Janet Kawada's Home Series will join the exhibition, exploring the meaning of home through mixed fiber materials. From Kawada's artist statement, "Touch is crucial; the feeling produced while making as well as interacting with the objects. The concepts of security and strength in opposition to tentativeness, fragility and frailty are prevalent in today's world and in my work. The material and the form it takes illustrate all of these abstractions."
Donna Rhae Marder - Donna Rhae Marder has been using domestic themes, materials and methods to create artwork for over twenty years. All of her work uses a sewing machine as a sculptural tool and the debris of daily life as the material of art. Marder refers to herself jokingly as an indigenous suburbanite trying to make use of native materials. The artist addresses conservation issues that arise from using found materials by testing and de-acidifying all of her papers.
Valerie Maser-Flanagan - Working improvisationally with fabric, Maser hand dye's her investigations of familiar color and unusual environmental shapes abstracted into unfamiliar patterns of movement and flow.
Lois Russell - Lois Russell has been making baskets since 1988, and her work has evolved as she has explored traditions and techniques. Her work ranges from the traditional baskets to playful sculptural pieces. Her work "Routes of Migration" is featured on the exhibition print materials.
Joyce Utting Schutter - Joyce Utting Schutter is a native New Englander, born in Boston, Massachusetts and raised in Guilford, Connecticut. Her sculpture experience ranges from cast iron, bronze, and clay to welded steel, fiber, and paper. Her unique method of sculpting with sprayed paper pulp is described in Volume 13, No. 2 of HAND PAPERMAKING, and in Chapter 14 of THE PAPERMAKER'S COMPANION by Helen Heibert. Her work has been exhibited nationally.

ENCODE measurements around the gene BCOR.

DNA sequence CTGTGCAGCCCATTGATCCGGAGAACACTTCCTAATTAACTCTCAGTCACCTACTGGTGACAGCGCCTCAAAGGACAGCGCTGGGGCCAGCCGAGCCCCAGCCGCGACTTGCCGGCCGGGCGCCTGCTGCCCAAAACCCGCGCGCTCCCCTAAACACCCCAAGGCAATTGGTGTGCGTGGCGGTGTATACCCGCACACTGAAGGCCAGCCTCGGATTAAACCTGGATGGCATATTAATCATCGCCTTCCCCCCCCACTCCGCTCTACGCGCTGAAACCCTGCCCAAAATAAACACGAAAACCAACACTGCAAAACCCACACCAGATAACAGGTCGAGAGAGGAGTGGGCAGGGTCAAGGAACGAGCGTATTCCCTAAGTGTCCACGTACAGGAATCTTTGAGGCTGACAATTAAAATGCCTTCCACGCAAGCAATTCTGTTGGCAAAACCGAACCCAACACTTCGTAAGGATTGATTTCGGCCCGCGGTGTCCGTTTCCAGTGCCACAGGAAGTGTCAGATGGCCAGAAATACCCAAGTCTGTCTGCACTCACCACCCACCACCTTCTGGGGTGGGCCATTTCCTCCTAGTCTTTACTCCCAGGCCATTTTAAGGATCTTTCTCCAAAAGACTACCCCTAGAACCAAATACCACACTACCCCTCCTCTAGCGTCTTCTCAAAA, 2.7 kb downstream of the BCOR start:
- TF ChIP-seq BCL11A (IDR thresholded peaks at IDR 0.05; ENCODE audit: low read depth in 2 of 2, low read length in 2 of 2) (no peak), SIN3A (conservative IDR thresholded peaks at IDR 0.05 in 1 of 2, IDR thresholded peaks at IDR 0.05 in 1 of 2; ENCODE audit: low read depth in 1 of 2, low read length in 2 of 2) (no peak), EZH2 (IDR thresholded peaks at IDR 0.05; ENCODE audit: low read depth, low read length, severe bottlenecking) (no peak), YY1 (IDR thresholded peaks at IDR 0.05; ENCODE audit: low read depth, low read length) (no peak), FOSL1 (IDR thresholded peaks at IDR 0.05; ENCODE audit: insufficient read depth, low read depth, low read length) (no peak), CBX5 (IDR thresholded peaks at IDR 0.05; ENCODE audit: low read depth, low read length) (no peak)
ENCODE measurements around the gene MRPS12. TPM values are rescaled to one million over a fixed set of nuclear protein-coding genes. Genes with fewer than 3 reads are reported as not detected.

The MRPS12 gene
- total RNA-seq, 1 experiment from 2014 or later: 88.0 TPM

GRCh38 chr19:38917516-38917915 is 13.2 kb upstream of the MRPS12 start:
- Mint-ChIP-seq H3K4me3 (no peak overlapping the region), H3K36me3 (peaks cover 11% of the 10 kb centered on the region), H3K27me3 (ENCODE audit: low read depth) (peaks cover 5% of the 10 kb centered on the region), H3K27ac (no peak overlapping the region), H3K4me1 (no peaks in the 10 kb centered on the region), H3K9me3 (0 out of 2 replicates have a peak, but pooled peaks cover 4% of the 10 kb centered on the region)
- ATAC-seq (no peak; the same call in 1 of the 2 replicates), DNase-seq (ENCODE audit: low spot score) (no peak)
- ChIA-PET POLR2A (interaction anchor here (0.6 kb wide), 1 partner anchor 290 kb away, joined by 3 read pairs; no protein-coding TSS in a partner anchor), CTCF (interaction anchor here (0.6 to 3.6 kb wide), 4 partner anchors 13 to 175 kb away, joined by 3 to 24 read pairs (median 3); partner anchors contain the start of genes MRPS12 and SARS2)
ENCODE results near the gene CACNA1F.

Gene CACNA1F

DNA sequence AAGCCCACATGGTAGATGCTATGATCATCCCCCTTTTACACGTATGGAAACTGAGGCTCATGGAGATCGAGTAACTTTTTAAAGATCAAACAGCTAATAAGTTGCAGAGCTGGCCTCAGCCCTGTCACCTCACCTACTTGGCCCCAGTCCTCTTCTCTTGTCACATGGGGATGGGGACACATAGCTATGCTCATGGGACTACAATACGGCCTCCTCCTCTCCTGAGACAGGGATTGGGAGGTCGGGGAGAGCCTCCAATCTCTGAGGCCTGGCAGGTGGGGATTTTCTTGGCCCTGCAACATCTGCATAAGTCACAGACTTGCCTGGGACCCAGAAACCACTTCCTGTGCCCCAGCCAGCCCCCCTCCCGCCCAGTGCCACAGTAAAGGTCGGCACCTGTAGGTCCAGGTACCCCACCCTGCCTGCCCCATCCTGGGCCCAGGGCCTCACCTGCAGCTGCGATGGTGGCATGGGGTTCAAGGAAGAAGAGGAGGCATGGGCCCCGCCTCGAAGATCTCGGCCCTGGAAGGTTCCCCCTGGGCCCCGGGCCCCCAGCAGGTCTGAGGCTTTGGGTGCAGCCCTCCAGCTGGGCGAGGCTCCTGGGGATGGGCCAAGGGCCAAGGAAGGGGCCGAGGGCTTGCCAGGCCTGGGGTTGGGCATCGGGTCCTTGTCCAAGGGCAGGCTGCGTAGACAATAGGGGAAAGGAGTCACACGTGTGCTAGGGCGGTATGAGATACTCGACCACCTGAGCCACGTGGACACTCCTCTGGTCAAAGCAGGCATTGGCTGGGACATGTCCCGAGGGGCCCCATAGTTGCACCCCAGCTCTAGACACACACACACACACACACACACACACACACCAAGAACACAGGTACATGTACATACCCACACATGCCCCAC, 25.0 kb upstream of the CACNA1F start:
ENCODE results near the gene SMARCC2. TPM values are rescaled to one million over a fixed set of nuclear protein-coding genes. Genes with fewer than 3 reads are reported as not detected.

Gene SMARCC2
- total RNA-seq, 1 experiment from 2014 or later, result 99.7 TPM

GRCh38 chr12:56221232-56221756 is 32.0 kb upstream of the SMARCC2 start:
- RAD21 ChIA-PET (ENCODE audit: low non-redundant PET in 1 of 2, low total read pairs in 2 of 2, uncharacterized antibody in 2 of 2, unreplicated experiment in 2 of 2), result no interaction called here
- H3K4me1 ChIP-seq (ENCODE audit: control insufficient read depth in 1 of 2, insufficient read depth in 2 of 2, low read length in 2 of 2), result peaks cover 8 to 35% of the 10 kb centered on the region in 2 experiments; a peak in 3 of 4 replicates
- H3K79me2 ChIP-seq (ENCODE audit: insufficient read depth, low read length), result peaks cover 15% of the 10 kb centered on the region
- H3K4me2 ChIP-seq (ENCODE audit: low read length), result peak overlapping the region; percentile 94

Adrienne Sloane - A contemporary fiber artist with a political focus, Adrienne Sloane deeply explores all forms of sculptural knit structures out of her Lexington, Massachusetts studio. As a hand and machine knitter, her work often addresses timely but universal issues while remaining mindful of the rich historical context of her medium. Sloane exhibits and teaches internationally and has also worked with indigenous knitters on economic development projects in Bolivia and Peru.
Sisters in Stitches Joined by the Cloth Quilt Guild - Sisters in Stitches Joined by the Cloth celebrate culture, color, design, and tradition which was formally established in 1997 and tradition. The Guild meets every third Saturday of each month to sew, share ideas and techniques and to celebrate our love of quilting.
Ngoc-Tran Vu - Made Elsewhere, a new vision of the Statue of Liberty using recycled and found materials will be on view as part of this exhibition. Recently in residence at The Boston Center for the Arts and on view at the Salem Heritage Site, Made Elsewhere explores issues of migration and displacement—particularly of refugees and immigrants—through cultural exchange and storytelling. A 1.5-generation Vietnamese American interdisciplinary artist and organizer, Ngoc-Tran Vu’s “desire is to preserve, visually, the stories from communities of color as well as the refugee and immigrant experience of migration and displacement in order to establish new narratives and modes of resistance.”